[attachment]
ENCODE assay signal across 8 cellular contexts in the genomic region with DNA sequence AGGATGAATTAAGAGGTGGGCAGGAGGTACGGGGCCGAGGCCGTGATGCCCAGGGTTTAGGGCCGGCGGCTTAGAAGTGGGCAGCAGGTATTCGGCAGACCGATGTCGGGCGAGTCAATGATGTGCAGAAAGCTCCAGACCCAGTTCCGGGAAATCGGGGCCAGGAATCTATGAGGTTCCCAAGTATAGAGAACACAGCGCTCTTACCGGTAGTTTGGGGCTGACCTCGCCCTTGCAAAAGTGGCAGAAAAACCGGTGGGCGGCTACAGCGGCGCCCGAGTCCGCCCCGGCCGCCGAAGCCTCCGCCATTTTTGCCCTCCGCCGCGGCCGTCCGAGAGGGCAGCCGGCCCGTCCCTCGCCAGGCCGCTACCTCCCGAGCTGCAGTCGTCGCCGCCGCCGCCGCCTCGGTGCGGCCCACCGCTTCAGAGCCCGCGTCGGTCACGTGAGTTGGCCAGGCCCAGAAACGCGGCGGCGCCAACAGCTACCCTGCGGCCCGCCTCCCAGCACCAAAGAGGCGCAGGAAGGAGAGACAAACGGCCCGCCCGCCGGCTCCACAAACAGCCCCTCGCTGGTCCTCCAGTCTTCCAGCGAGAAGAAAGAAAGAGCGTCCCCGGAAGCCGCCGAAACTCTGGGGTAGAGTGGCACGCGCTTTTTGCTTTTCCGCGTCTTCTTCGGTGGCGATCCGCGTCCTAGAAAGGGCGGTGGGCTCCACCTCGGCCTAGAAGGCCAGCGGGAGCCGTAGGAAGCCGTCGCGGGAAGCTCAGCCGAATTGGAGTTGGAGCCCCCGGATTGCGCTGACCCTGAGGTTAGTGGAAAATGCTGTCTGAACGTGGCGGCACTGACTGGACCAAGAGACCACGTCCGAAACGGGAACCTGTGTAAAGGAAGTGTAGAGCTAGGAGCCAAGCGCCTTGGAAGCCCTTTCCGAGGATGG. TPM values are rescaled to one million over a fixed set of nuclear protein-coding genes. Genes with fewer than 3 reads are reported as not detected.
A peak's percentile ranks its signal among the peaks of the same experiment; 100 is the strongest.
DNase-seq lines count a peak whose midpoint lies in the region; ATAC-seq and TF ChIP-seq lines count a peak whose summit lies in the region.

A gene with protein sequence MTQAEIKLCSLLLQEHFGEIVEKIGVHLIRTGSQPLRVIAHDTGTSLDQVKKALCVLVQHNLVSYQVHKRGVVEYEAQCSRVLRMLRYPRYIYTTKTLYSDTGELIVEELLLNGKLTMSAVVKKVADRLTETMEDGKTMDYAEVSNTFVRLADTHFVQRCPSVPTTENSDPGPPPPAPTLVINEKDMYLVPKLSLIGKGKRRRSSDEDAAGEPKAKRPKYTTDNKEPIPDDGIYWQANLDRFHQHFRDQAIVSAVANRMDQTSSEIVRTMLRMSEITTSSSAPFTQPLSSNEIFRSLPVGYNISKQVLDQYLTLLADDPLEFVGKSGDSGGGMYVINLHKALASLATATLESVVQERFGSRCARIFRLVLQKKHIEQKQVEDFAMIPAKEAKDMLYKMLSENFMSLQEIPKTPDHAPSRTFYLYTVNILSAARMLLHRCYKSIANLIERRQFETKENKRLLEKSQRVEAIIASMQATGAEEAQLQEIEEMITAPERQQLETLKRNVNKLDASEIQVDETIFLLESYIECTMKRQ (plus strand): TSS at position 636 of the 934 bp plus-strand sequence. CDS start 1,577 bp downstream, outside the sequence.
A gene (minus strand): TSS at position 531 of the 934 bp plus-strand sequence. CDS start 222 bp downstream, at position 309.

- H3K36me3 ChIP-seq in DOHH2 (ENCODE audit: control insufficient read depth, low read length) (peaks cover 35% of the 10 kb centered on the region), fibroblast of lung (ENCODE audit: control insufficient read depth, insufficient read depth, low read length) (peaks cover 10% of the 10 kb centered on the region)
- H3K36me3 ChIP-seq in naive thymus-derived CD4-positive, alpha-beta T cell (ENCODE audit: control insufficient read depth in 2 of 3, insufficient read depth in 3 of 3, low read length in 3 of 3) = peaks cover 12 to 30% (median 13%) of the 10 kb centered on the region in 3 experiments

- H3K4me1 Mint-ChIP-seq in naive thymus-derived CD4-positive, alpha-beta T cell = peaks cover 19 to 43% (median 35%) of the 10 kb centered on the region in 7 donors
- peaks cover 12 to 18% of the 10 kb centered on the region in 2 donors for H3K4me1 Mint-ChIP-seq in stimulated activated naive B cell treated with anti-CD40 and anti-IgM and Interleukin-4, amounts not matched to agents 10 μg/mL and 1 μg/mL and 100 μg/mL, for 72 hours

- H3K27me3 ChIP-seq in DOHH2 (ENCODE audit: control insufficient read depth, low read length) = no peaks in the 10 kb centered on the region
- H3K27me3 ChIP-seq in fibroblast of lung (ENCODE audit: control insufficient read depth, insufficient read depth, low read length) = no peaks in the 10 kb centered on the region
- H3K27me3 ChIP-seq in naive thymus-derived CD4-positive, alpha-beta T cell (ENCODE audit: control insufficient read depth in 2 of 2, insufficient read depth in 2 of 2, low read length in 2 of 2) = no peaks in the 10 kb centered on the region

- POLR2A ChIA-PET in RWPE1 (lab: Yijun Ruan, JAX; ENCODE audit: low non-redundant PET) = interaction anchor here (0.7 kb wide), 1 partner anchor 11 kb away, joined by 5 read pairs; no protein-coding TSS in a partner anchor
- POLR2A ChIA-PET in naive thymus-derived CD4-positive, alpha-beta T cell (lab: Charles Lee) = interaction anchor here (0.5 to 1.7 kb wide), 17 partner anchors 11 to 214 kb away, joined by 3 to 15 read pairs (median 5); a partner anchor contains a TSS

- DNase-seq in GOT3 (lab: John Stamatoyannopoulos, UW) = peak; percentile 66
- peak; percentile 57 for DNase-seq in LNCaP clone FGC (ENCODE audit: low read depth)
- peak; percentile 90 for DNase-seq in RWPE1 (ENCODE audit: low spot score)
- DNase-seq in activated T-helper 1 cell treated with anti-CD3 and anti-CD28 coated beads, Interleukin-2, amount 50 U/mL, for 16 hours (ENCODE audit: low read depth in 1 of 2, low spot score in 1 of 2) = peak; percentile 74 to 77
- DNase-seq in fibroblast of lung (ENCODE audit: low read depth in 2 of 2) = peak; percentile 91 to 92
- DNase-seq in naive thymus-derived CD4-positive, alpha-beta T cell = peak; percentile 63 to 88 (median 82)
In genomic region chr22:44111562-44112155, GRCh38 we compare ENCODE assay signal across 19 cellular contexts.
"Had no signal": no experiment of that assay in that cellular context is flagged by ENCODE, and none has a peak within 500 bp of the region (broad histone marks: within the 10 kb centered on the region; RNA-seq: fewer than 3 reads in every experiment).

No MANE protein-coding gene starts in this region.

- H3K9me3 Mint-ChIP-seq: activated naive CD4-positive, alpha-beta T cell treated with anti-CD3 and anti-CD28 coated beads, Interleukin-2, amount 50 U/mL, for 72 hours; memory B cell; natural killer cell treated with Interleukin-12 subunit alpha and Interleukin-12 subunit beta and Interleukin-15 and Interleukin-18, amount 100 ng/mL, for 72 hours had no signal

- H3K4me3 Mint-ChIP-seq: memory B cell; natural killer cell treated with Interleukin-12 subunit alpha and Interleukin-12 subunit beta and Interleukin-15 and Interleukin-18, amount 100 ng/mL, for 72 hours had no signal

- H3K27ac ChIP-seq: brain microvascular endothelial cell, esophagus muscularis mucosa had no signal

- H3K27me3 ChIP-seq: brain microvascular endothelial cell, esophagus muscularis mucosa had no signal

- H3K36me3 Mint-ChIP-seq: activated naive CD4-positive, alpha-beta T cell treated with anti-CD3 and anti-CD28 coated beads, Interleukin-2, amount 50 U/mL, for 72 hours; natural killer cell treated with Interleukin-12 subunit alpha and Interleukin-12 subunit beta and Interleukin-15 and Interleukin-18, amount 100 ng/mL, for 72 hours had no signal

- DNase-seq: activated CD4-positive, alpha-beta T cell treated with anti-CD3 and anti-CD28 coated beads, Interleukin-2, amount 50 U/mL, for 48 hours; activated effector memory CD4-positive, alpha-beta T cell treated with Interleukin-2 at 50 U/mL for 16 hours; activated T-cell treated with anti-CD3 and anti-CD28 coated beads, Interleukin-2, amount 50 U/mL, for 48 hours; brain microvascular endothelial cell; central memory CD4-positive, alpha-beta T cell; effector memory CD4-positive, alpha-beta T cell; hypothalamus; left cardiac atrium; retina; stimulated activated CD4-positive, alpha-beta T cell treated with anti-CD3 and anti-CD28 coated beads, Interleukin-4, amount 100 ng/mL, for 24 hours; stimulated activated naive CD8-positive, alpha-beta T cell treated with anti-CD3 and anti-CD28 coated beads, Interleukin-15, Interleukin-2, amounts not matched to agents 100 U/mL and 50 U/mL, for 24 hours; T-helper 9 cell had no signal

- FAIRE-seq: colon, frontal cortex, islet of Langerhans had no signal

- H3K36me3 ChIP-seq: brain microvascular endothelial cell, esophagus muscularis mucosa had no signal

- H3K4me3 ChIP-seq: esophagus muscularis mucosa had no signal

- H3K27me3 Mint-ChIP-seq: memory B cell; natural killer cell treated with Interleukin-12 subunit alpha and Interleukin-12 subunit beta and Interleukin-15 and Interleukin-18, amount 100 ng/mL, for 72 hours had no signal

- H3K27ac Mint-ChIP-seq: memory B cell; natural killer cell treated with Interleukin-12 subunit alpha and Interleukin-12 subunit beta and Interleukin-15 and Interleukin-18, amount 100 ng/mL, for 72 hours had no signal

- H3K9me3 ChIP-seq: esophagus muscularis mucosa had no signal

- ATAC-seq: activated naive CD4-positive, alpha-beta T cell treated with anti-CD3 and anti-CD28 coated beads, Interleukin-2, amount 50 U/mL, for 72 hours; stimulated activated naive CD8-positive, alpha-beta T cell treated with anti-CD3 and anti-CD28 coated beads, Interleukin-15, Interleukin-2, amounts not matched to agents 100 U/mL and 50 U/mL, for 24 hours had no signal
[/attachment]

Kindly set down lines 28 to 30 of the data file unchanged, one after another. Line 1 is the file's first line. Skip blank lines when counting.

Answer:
- H3K36me3 Mint-ChIP-seq: activated naive CD4-positive, alpha-beta T cell treated with anti-CD3 and anti-CD28 coated beads, Interleukin-2, amount 50 U/mL, for 72 hours; natural killer cell treated with Interleukin-12 subunit alpha and Interleukin-12 subunit beta and Interleukin-15 and Interleukin-18, amount 100 ng/mL, for 72 hours had no signal

- DNase-seq: activated CD4-positive, alpha-beta T cell treated with anti-CD3 and anti-CD28 coated beads, Interleukin-2, amount 50 U/mL, for 48 hours; activated effector memory CD4-positive, alpha-beta T cell treated with Interleukin-2 at 50 U/mL for 16 hours; activated T-cell treated with anti-CD3 and anti-CD28 coated beads, Interleukin-2, amount 50 U/mL, for 48 hours; brain microvascular endothelial cell; central memory CD4-positive, alpha-beta T cell; effector memory CD4-positive, alpha-beta T cell; hypothalamus; left cardiac atrium; retina; stimulated activated CD4-positive, alpha-beta T cell treated with anti-CD3 and anti-CD28 coated beads, Interleukin-4, amount 100 ng/mL, for 24 hours; stimulated activated naive CD8-positive, alpha-beta T cell treated with anti-CD3 and anti-CD28 coated beads, Interleukin-15, Interleukin-2, amounts not matched to agents 100 U/mL and 50 U/mL, for 24 hours; T-helper 9 cell had no signal

- FAIRE-seq: colon, frontal cortex, islet of Langerhans had no signal